The final attribute involved in the conception of kingship in William of Malmesbury's Gesta Regum is that of legitimacy. It is mentioned a mere three times; however, the importance of this quality of kingship is very important regardless. In the opening section of Book V, William of Malmesbury twice references Henry I's legitimacy. He writes,
'Henry, the youngest son of William the Great, was born in England, the third year after his fathers' arrival; a child, even at that time, fondly cherished by the joint good wishes of all, as being the only one of William's sons born in royalty, and to whom the kingdom seemed to pertain.'28
He continues after a few anecdotes about Henry's education, to relay a story about Henry's destiny to rule. William of Malmesbury relates the story thus: 'once, when he had been ill-used by one of his brothers, and was in tears, he spirited him up by saying, “Weep not, my boy, you too will be a king”.'29
It is not, as some have hypothesised, a way of enforcing legitimacy where there was previously dubious right to succession, as has been suggested by some. Judith Green has said that Henry's right to succession was complete, and legal. Rather than trying to retroactively impose a legitimacy that may have not been truthful, instead, it is more likely that it is emphasising Henry's right to rule as a way to enforce the idea of patrilineal hereditary succession, as opposed to the still common form of succession throughout Europe where all kinsmen had a legitimate claim to rule.30 The language William of Malmesbury uses in the text to refer to his legitimacy echoes both Byzantine and late Roman ideas of legitimacy.31 This is important to note, because the idea of being 'born in the purple' drastically increases the legitimacy of the reign, and grants credence to the idea that Henry was 'born to rule'. This is the ideological solidification of succession that leads to the legitimacy that William of Malmesbury clearly sees as a hallmark quality of the conception of a good king.
As this paper has shown, William of Malmesbury had quite clear views on what qualities were necessary for good kingship. These qualities are useful tools in understanding what was important in 12th century conceptions of kingship. By applying these strict guidelines, in a detailed manner, to his treatment of Henry I in De Gesta Regum, we can see that Henry was, in fact, by the standards of his day, not only a good king, but the yardstick against which other kings were measured.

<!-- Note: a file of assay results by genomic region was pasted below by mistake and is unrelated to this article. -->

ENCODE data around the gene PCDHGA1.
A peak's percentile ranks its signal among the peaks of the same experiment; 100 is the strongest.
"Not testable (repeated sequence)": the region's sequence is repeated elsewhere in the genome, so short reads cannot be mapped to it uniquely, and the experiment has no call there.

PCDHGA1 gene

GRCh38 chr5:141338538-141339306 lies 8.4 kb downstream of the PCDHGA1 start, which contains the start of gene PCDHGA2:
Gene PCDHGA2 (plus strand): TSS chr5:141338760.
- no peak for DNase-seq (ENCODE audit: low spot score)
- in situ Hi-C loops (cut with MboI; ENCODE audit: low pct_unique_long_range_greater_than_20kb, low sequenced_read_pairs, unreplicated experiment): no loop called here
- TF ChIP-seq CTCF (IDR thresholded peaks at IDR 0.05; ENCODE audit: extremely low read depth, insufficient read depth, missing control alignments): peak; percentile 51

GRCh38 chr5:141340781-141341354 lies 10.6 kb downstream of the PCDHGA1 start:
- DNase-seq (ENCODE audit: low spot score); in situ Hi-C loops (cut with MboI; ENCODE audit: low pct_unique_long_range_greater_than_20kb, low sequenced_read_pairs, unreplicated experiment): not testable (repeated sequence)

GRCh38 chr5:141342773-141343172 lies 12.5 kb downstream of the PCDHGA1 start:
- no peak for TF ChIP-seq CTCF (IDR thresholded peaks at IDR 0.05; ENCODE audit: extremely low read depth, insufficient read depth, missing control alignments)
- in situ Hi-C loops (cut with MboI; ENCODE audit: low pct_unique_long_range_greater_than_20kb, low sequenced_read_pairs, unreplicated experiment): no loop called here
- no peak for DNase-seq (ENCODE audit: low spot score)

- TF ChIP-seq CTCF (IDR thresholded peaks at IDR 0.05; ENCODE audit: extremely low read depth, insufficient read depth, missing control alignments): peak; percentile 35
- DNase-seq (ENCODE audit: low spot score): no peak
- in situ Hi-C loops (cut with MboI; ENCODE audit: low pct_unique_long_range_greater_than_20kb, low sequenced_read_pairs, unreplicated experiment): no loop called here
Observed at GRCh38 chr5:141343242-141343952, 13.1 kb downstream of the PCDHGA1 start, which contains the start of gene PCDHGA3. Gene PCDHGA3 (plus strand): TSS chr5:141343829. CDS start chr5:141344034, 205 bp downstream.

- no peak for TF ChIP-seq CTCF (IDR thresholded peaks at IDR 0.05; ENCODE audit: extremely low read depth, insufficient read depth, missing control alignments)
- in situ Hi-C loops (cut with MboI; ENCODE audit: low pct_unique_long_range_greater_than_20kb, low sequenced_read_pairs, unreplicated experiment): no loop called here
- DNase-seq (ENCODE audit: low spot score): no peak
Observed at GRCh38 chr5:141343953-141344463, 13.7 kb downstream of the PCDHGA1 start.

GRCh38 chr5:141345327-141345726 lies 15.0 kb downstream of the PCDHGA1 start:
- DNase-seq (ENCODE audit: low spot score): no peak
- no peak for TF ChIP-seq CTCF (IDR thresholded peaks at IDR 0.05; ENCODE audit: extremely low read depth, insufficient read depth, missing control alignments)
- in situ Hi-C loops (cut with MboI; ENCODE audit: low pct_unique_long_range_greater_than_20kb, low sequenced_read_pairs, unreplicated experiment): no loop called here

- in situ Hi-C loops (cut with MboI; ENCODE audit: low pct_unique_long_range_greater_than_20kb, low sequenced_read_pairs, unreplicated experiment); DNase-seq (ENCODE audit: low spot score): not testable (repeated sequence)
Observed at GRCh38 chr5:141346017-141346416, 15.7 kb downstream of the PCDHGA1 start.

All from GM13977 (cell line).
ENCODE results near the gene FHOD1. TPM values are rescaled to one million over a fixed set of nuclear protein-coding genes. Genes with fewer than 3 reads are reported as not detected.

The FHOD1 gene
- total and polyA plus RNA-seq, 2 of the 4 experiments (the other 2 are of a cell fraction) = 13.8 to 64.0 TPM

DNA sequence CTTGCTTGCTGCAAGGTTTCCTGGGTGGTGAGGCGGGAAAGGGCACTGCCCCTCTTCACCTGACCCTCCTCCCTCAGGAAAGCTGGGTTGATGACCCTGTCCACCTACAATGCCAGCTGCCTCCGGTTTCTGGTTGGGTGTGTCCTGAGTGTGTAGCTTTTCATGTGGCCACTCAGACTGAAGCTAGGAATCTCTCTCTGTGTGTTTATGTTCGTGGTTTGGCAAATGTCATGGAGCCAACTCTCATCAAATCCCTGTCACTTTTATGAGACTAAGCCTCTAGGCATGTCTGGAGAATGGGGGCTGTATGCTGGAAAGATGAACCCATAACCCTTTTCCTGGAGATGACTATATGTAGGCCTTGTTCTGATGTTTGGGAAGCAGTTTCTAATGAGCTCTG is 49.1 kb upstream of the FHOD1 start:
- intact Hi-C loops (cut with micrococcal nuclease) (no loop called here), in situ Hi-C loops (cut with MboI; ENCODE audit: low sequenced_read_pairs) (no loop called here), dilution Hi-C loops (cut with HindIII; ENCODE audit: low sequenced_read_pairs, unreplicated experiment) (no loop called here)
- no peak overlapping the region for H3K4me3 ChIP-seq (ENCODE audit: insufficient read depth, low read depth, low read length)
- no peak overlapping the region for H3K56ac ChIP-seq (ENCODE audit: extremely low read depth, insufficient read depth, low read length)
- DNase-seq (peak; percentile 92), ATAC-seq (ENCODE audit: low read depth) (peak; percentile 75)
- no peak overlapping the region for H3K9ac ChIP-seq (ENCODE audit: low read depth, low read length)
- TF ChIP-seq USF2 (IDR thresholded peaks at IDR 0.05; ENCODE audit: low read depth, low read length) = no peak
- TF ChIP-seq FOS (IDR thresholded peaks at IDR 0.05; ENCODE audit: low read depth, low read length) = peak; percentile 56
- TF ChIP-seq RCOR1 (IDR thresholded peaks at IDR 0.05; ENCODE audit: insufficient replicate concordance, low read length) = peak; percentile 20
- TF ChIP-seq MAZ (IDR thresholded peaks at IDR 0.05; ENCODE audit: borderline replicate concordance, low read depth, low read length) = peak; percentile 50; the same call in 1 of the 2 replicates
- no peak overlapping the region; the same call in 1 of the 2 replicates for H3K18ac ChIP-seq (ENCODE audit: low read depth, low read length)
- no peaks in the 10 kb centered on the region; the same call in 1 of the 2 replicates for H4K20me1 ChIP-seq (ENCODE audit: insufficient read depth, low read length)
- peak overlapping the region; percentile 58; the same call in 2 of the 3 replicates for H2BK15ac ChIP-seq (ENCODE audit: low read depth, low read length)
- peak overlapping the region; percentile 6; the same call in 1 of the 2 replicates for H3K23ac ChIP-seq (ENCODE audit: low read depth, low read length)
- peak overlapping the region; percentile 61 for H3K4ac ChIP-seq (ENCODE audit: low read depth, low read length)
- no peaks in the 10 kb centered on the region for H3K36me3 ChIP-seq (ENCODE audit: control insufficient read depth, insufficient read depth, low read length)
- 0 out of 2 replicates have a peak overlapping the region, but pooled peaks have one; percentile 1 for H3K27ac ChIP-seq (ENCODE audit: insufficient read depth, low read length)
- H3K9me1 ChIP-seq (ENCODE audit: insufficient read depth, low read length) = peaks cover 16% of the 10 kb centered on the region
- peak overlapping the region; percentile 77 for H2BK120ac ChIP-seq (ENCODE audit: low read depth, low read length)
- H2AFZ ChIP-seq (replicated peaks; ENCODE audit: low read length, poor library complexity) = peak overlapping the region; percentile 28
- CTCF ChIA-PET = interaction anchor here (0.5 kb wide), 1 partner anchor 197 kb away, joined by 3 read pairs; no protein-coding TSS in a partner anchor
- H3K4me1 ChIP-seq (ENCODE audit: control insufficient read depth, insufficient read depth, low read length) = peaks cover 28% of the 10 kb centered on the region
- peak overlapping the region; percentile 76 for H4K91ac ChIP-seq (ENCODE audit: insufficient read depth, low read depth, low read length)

1. Malmesbury, William of, A History of the Norman Kings (1066-1125). trans. Joseph Stevenson (London, 1989).
2. Malmesbury, William of, De Gesta Regum Anglorum vol. II trans. R.M. Thomson (Oxford, 1999).
1. R. M. Thomson, ‘Malmesbury, William of (b. c.1090, d.in or after 1142)’, Oxford Dictionary of National Biography, Oxford University Press, 2004 [http://www.oxforddnb.com/view/article/29461, accessed 22 Nov 2012]
2. MacDonald Walker, Barbara, “King Henry I's 'Old Men'”, Journal of British Studies, Vol. 8, No. 1 (Nov. 1968), pp. 1-21
3. Green, Judith A, The Government of England Under Henry I (London, 1986).
4. Green, Judith A, Henry I (Cambridge, 2006).
1Malmesbury, Gesta Regum: §411, pp 144-145
2Malmesbury, Gesta Regum, §398, p. 135
3Malmesbury, Gesta Regum, §405, pp. 140-141
4MacDonald-Walker, Barbara, King Henry I's 'Old Men', pp. 1-21
5Green, Judith A. The Government of England Under Henry I, p. 6
6Malmesbury, Gesta Regum, §393, p. 132
7Malmesbury, Gesta Regum, §399, p. 137
8Malmesbury, Gesta Regum, §399, p. 137
9Malmesbury, Gesta Regum, §411, p. 145
10Green, England Under Henry I, p. 99
11Malmesbury, Gesta Regum, §410, p. 144
12McDonald-Walker, King Henry I's 'Old Men', p. 16
13Malmesbury, Gesta Regum, §395, p. 133
14Malmesbury, Gesta Regum, §395, p.133
15Malmesbury, Gesta Regum, §397, 398,399; § 401 pp.134-138
16Malmesbury, Gesta Regum, §412, p. 146
17Malmesbury, Gesta Regum, §393, pp.132-133
18Malmesbury, Gesta Regum, §400, p. 137
19Malmesbury, Gesta Regum, §407, p. 142
20Malmesbury, Gesta Regum, §411, p. 146
21Malmesbury, Gesta Regum, §390, p. 130
22Green, Judith A. Henry I, pp. 22-23
23ONDB, William of Malmesbury
24Malmesbury, Gesta Regum, §390, p. 130
25Malmesbury, Gesta Regum, §393, pp. 132-133
26Malmesbury, Gesta Regum, §414, 415, 416, 417, pp. 146-150
27Malmesbury, Gesta Regum, §413, p. 146
28Malmesbury, Gesta Regum, §390, p. 130
29Malmesbury, Gesta Regum, §390, p.130
30Green, Henry I, pp. 20-41
31Green, Henry I, pp. 20-41